why this study
In Greek mythology, Pygmalion was a renowned sculptor. One day, Pygmalion carved a female statue out of ivory. Upon seeing his work, he fell completely in love with it. He loved his statue so much that Aphrodite, the goddess of love, turned it into a real life being. The Pygmalion effect, therefore, is the term given to the phenomenon of people achieving and living up to someone else’s high standards.
During the late 1960s, researchers Robert Rosenthal and Lenore Jacobson wanted to examine how much impact the Pygmalion effect has in our classrooms. Do teacher expectations have much impact on student motivation and performance? To test this, they falsely told teachers that some of their students had been identified as potential high achievers and that they would bloom over the course of the year. These students were in fact chosen at random. They then went back at the end of the school year to find out how these students had got on.
the main findings
#1 Students who had been chosen at random were more likely to make larger gains in their academic performance over the course of the year. The researchers attributed this to their teachers having high expectations of them, and subsequently altering their behaviours.
#2 This expectancy advantage was most pronounced in the younger students, with students aged 7-8 years old gaining an average of 10 verbal IQ points compared to their peers in the control group.
#3 Students’ previous performance and ability did not impact on how much benefit they got from high expectations. Both low and high ability students benefited accordingly.
#4 The most significant benefit for male students came with an increase in verbal IQ, with girls mainly benefiting from an increase in reasoning IQ.
The Pygmalion Effect has been found to be most pronounced if you start the school year with high expectations. It is also good to have high expectations at the beginning of new tasks/topics, so that students start with no preconceived negative notions of how they will fare. On their own, high teacher expectations will help some, but not all students. Research suggests that also helping the students to have high expectations of themselves, as well as high parental expectations, will work well.
The opposite of the Pygmalion Effect is the ‘Golem Effect’. This describes how having low expectations can lead to either self-handicapping behaviours or a self-fulfilling prophecy – where students fail because they and/or their teachers do not believe that they will succeed.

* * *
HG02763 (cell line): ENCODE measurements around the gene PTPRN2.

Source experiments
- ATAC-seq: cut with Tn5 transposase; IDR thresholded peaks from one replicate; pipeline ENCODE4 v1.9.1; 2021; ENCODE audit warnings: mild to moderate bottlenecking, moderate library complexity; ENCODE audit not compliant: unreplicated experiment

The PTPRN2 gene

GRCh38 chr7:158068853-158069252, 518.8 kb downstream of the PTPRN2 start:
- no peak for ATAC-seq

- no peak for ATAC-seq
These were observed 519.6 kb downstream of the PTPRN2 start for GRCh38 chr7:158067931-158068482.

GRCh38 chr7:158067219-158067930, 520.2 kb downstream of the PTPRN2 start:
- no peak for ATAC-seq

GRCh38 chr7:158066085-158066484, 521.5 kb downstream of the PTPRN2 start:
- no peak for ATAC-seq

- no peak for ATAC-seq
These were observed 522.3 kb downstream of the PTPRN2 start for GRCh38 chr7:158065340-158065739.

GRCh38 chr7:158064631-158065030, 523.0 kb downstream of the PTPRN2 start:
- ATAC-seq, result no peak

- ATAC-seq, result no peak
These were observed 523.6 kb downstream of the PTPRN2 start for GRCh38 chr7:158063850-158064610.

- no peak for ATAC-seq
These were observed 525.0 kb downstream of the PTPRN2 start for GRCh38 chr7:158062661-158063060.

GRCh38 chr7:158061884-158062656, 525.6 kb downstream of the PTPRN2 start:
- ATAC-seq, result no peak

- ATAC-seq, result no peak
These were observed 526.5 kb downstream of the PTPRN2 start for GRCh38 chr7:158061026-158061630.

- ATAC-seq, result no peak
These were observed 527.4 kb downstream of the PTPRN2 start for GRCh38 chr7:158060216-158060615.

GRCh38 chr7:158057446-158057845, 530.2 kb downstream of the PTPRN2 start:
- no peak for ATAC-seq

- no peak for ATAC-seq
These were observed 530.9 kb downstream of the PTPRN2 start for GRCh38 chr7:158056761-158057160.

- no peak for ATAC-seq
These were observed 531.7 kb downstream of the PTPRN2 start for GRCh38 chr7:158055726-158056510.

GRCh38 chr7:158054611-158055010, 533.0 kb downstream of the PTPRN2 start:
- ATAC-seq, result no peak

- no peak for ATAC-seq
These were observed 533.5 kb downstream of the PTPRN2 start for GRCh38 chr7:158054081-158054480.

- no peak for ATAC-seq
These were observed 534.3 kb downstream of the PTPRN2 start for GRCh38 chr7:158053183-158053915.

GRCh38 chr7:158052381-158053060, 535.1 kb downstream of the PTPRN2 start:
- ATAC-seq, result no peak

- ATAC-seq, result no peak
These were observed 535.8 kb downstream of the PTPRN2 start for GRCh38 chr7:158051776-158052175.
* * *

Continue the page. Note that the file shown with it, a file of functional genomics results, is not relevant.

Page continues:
It is also important to distinguish between aspirations and expectations. Aspirations are about wanting to be better, whereas expectations convey a belief about the likelihood of succeeding. Raising expectations has been proven to help, whereas the same can’t be said for aspirations. This is likely due to students already having high expectations. Research suggests that students who have high aspirations but low expectations are twice as likely to get fewer than 5 GCSEs at A*-C. The disconnect occurs in the gap between having these high ambitions and the daily behaviours and habits required to achieve them.
No-one rises to low expectations. Having high expectations of each and every student and then providing the necessary support needed to achieve said expectations seem key to all students achieving. As the authors of this study noted, “when teachers expected that certain children would show greater intellectual development, those children did show greater intellectual development”.
How can a teacher tangibly demonstrate their high expectations for their students? Not lowering standards, expecting all students to contribute, and making sure differentiation means varying support whilst not lowering expectation of what they can achieve -these are good starting points. Furthermore, taking time to verbalise your high expectations for students, and explaining that you believe in them and that you will work hard with them to help them achieve these goals will help drive an increase in standards and self-belief.
This study is from our latest book, "The Science of Learning: 99 studies that every teacher needs to know".
Reference: Rosenthal and Jacobson, 1966, The urban review